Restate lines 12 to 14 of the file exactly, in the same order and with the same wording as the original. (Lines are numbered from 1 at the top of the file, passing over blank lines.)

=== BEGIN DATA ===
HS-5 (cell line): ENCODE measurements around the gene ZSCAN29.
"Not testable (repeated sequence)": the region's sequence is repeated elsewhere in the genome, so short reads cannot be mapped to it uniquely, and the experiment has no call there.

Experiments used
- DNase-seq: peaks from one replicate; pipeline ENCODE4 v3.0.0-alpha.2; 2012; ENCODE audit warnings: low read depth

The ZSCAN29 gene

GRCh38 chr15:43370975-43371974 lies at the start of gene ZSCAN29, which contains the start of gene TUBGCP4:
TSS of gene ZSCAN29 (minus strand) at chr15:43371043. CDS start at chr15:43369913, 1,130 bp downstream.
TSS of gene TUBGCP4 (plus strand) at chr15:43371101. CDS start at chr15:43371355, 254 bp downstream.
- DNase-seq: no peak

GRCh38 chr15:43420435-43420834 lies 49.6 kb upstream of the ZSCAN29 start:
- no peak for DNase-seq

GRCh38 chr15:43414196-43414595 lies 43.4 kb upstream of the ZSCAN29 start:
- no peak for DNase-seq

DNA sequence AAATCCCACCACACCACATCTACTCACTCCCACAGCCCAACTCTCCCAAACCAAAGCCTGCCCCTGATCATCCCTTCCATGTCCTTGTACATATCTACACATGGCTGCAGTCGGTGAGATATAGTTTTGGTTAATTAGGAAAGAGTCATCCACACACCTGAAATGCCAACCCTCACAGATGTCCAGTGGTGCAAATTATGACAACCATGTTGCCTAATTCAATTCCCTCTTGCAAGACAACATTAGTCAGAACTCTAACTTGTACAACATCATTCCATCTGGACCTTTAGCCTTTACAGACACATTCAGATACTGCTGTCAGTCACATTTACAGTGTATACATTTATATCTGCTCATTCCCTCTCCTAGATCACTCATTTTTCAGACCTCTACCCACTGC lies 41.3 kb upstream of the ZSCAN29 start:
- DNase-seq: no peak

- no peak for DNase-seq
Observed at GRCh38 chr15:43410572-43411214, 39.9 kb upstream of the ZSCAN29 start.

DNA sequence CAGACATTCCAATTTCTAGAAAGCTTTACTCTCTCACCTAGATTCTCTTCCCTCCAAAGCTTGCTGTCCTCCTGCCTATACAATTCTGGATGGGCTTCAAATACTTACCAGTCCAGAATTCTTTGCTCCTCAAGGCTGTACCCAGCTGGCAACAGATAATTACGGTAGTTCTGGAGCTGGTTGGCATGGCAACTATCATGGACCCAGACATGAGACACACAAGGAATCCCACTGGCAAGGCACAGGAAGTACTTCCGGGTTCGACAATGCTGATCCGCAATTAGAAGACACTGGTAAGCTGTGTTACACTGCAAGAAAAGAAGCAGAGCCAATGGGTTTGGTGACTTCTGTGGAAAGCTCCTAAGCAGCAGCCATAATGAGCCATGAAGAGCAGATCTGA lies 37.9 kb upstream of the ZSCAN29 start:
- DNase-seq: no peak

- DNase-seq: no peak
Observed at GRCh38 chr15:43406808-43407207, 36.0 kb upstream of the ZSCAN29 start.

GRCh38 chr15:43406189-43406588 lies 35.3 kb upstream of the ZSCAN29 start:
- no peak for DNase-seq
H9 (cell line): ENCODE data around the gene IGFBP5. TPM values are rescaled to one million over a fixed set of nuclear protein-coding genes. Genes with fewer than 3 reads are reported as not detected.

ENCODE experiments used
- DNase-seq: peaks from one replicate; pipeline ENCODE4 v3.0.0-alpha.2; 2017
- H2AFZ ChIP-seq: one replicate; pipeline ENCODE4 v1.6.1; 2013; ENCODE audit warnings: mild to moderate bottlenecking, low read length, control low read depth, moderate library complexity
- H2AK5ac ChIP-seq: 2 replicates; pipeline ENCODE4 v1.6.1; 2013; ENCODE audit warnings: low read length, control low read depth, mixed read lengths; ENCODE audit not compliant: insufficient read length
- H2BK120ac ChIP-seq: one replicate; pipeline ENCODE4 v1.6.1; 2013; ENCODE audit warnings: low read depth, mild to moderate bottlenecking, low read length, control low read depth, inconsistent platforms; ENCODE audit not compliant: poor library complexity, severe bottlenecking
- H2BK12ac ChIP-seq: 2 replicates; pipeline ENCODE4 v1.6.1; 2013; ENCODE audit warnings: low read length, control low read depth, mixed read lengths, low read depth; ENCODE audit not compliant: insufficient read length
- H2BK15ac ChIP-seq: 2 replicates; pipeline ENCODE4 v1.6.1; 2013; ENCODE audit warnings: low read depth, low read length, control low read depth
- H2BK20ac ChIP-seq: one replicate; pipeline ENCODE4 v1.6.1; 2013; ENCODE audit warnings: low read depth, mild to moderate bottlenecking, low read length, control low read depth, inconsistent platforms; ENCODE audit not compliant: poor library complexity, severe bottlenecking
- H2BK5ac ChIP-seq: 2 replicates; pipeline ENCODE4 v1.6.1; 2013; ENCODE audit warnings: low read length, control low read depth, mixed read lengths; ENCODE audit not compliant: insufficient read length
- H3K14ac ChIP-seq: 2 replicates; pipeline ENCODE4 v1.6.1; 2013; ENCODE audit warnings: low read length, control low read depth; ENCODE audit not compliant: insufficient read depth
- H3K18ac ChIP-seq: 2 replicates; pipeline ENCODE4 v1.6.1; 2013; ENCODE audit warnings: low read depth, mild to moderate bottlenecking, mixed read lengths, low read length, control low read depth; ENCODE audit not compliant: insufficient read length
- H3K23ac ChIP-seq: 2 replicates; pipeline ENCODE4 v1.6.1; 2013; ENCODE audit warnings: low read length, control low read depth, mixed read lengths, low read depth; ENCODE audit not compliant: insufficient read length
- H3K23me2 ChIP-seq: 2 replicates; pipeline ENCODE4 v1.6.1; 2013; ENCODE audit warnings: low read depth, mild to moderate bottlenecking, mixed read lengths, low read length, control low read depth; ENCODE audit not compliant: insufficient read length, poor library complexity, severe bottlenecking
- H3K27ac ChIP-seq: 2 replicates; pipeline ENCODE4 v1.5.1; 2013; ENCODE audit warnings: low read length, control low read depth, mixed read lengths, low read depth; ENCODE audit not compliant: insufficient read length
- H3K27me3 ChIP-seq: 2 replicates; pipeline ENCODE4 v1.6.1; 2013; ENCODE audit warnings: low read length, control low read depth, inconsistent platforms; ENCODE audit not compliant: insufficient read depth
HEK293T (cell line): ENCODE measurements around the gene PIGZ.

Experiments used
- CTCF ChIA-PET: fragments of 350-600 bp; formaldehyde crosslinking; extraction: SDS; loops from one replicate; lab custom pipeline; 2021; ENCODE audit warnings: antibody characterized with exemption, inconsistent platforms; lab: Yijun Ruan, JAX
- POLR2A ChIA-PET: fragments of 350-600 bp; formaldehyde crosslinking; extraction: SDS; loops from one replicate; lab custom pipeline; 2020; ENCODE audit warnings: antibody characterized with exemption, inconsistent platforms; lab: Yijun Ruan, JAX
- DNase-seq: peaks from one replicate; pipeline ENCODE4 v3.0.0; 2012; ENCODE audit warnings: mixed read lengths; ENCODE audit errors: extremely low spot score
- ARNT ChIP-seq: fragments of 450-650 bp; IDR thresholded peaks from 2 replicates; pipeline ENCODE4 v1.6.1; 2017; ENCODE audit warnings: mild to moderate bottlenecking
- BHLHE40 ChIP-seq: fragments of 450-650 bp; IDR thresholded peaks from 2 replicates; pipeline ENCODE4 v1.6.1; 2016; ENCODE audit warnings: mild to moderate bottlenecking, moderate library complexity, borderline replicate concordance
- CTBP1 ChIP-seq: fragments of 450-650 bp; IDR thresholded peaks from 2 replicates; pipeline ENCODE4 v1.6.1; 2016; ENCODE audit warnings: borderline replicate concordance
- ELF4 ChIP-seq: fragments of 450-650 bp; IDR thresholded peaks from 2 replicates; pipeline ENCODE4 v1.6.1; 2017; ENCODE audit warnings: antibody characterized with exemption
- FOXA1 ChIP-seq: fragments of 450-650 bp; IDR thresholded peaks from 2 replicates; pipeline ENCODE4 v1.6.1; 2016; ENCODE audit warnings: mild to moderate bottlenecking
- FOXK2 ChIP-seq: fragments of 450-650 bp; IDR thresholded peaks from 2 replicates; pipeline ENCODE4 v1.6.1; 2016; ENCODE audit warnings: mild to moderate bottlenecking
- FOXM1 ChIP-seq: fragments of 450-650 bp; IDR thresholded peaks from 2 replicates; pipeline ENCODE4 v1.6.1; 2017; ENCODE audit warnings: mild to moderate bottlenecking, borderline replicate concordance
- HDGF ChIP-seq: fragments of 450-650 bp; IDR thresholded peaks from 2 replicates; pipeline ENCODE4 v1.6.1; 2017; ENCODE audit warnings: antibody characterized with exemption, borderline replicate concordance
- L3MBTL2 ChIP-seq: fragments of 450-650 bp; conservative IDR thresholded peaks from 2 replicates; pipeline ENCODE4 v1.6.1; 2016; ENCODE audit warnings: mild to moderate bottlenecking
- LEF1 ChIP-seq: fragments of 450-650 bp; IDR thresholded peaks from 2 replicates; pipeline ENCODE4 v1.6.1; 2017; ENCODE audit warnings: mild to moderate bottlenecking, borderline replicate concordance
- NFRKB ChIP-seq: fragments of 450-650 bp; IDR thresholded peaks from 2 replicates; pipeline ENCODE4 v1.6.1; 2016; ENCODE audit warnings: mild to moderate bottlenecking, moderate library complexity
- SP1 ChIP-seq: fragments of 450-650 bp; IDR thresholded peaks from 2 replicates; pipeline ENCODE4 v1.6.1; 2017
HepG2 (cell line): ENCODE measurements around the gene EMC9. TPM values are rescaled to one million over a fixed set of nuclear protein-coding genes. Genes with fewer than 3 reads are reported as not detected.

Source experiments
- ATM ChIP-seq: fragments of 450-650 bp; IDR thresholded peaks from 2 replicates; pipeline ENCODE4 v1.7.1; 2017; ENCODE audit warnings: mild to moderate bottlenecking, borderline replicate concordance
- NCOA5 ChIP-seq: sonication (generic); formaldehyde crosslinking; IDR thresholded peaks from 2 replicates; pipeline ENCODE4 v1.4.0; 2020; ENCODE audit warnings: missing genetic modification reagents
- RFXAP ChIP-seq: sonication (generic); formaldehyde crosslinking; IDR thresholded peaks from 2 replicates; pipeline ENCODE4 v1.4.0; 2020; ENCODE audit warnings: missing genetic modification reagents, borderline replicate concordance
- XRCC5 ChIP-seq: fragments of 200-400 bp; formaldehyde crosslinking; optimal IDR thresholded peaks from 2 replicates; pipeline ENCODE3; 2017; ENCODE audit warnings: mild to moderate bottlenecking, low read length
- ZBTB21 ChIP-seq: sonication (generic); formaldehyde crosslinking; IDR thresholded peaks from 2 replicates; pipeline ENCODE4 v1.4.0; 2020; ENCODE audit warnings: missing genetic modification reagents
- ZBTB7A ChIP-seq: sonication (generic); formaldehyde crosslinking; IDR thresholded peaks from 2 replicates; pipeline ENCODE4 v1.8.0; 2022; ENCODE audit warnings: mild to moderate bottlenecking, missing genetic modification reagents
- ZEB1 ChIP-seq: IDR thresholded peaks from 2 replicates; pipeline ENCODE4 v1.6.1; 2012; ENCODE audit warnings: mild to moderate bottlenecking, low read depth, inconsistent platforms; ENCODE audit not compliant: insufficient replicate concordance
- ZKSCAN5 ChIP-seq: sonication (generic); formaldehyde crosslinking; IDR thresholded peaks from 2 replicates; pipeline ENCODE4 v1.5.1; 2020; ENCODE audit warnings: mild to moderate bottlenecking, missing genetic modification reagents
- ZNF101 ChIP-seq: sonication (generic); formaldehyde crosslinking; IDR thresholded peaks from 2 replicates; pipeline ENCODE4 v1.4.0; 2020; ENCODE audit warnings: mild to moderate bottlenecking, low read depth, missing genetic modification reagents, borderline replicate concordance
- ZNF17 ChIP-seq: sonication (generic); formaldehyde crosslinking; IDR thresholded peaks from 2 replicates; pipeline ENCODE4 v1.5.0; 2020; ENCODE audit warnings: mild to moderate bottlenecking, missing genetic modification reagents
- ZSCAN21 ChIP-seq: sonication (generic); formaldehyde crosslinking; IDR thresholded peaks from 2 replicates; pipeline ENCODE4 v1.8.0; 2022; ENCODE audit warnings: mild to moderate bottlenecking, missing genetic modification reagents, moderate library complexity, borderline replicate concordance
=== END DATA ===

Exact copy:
GRCh38 chr15:43414196-43414595 lies 43.4 kb upstream of the ZSCAN29 start:
- no peak for DNase-seq

DNA sequence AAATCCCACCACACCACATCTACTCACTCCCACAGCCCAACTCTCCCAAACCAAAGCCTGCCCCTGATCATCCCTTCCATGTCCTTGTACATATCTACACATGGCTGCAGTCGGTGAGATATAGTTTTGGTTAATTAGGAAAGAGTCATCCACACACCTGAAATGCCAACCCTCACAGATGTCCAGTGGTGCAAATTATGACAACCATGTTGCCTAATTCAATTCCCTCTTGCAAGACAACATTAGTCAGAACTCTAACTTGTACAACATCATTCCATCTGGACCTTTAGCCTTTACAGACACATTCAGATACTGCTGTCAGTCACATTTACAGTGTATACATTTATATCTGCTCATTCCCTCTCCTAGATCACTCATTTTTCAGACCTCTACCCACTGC lies 41.3 kb upstream of the ZSCAN29 start: